Our Favorite Writers Pick Their Favorite Obscure Books


Ah, summer! The time to kick back in the sun, sucking up both gin and tonics and intellectual stimulation. But why be the hundredth person on the beach getting sand in Jhumpa Lahiri’s Unaccustomed Earth or smudging Richard Dawkins’s The God Delusion with SPF 45? Put some idiosyncrasy into your life, folks! To help guide you through the waters of the literary unknown, we asked a number of authors to name their favorite obscure book. Below, their replies, which we pass along as suggestions for your arcane summer reading.

Jennifer Egan

You Can’t Live Forever, by Harold Q. Masur

In recommending the mystery novels of Harold Q. Masur—all, sadly, out of print—I can do no better than quote the first two paragraphs of You Can’t Live Forever:

“It started with a summons, a brunette, and a Turk.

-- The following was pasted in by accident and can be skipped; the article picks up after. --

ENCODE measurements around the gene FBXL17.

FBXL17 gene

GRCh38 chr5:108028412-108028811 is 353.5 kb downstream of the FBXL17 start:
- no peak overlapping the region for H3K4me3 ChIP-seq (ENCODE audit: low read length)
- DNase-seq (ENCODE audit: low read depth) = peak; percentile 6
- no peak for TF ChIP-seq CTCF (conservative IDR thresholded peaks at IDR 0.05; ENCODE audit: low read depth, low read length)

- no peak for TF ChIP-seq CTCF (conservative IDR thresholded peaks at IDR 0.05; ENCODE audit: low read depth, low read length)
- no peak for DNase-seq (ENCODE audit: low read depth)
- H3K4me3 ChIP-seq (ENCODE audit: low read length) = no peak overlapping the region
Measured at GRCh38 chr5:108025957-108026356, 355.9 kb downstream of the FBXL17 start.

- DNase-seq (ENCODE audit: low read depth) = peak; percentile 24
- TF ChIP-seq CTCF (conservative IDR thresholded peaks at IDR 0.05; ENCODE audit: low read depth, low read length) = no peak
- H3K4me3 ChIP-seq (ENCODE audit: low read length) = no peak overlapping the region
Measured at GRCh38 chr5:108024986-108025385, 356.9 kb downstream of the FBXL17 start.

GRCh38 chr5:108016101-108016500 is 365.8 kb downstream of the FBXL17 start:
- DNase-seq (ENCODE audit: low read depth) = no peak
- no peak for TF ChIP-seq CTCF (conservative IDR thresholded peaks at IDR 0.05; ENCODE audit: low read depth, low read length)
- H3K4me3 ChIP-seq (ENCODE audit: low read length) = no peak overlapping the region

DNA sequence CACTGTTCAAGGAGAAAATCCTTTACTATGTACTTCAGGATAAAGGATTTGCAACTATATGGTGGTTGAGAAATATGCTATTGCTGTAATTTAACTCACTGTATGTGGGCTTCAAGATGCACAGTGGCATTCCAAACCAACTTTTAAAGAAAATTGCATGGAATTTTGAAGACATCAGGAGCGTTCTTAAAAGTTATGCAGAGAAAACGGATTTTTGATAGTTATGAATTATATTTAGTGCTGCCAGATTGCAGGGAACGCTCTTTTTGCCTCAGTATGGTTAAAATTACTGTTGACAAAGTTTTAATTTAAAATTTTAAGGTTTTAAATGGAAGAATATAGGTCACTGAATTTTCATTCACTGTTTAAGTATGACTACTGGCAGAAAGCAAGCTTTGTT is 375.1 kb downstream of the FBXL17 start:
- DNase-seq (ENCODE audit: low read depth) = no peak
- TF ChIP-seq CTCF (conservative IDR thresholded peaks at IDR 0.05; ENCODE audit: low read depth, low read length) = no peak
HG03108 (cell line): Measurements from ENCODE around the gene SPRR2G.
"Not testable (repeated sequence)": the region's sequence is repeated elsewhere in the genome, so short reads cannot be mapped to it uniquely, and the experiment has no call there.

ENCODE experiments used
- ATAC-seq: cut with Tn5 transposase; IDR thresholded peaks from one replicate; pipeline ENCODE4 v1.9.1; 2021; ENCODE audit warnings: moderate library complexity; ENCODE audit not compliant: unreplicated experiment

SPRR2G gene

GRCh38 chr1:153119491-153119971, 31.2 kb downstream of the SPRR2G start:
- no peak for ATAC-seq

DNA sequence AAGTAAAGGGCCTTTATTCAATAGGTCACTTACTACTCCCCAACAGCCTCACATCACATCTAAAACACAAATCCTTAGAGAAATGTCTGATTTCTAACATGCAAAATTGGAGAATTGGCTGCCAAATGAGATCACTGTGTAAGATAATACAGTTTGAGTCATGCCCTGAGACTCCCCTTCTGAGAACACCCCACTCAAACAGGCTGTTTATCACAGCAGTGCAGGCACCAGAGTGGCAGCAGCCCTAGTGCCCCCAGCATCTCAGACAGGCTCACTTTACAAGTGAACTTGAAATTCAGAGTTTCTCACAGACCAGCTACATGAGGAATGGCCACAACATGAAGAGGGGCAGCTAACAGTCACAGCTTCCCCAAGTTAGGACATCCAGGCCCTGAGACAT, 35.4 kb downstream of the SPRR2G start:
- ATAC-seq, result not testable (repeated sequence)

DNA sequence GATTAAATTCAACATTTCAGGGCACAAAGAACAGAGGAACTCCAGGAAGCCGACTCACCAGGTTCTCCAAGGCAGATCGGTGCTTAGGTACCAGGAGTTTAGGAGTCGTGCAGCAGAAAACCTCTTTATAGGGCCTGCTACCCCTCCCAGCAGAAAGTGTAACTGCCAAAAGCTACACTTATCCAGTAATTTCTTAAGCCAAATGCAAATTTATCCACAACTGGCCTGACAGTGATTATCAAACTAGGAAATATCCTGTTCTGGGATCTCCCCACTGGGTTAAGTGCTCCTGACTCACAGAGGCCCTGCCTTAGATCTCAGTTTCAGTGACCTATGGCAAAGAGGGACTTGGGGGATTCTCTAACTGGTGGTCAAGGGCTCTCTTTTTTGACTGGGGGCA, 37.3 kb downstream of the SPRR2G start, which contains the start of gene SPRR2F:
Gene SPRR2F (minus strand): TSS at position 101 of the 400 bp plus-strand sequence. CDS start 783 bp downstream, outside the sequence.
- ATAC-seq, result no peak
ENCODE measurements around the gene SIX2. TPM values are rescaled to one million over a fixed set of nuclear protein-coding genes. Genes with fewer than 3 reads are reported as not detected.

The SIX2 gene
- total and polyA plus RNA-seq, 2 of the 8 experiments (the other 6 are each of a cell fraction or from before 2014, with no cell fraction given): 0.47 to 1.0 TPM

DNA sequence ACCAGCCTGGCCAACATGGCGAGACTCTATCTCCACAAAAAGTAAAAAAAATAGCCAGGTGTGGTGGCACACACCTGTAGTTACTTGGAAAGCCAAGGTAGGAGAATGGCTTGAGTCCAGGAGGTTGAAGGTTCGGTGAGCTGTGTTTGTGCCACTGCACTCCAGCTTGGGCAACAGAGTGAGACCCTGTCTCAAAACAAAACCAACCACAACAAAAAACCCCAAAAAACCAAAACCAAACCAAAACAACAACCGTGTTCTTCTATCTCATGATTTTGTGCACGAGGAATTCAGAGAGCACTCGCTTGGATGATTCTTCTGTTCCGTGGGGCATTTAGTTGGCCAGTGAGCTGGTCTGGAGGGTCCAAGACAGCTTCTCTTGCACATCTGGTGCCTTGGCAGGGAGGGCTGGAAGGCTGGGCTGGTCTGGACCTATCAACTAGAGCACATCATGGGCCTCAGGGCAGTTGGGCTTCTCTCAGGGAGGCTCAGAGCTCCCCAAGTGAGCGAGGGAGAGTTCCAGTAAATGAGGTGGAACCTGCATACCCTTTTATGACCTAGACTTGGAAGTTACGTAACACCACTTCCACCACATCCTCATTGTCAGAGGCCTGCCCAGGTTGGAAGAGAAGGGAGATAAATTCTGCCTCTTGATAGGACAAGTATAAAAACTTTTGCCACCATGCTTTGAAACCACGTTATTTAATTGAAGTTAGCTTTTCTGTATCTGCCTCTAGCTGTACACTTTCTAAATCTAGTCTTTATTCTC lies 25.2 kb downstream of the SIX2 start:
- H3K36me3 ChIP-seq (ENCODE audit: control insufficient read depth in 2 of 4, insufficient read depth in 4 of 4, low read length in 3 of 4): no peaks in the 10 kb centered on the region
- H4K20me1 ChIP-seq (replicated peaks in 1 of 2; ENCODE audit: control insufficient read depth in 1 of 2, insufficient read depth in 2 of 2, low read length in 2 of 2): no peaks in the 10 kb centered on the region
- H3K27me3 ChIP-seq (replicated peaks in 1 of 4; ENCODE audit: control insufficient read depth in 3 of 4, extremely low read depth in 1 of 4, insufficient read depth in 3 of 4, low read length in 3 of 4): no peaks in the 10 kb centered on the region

“The summons was in my pocket, the brunette was in trouble, and the Turk was dead.”

In his savvy, stylish novels of the ’40s and ’50s, Masur manages to wink continuously at the detective genre even as he revels in it.
Egan is the author of The Keep.

John Banville

Some People, by Harold Nicolson

Nicolson was a diplomat, a politician, and a professional writer, married to Vita Sackville-West. Some People, first published in 1927, is a slyly oblique autobiography cast in the form of a series of apparently effortless, semi-fictional sketches of nine characters encountered by Nicolson at various points throughout his peripatetic and fascinating life. Nabokov told Nicolson’s son, Nigel, that the prose style of Some People had been “like a drug” to him, and indeed, Some People is the very model for Speak, Memory. Nicolson’s captivating little work, a masterpiece of color, keen observation, and laconic wit, deserves a new life.